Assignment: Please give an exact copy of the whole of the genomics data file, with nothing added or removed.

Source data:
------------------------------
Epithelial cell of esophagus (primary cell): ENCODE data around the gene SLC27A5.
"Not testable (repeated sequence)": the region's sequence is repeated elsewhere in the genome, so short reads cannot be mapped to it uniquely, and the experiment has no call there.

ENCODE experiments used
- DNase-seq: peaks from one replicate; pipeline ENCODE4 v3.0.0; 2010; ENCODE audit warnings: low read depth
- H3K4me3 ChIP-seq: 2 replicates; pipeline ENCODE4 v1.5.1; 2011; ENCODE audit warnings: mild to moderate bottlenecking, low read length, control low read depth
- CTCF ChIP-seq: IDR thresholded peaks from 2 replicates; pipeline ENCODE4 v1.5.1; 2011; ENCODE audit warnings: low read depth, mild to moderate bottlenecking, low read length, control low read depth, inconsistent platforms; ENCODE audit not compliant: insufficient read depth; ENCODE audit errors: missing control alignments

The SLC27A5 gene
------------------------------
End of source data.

Epithelial cell of esophagus (primary cell): ENCODE data around the gene SLC27A5.
"Not testable (repeated sequence)": the region's sequence is repeated elsewhere in the genome, so short reads cannot be mapped to it uniquely, and the experiment has no call there.

ENCODE experiments used
- DNase-seq: peaks from one replicate; pipeline ENCODE4 v3.0.0; 2010; ENCODE audit warnings: low read depth
- H3K4me3 ChIP-seq: 2 replicates; pipeline ENCODE4 v1.5.1; 2011; ENCODE audit warnings: mild to moderate bottlenecking, low read length, control low read depth
- CTCF ChIP-seq: IDR thresholded peaks from 2 replicates; pipeline ENCODE4 v1.5.1; 2011; ENCODE audit warnings: low read depth, mild to moderate bottlenecking, low read length, control low read depth, inconsistent platforms; ENCODE audit not compliant: insufficient read depth; ENCODE audit errors: missing control alignments

The SLC27A5 gene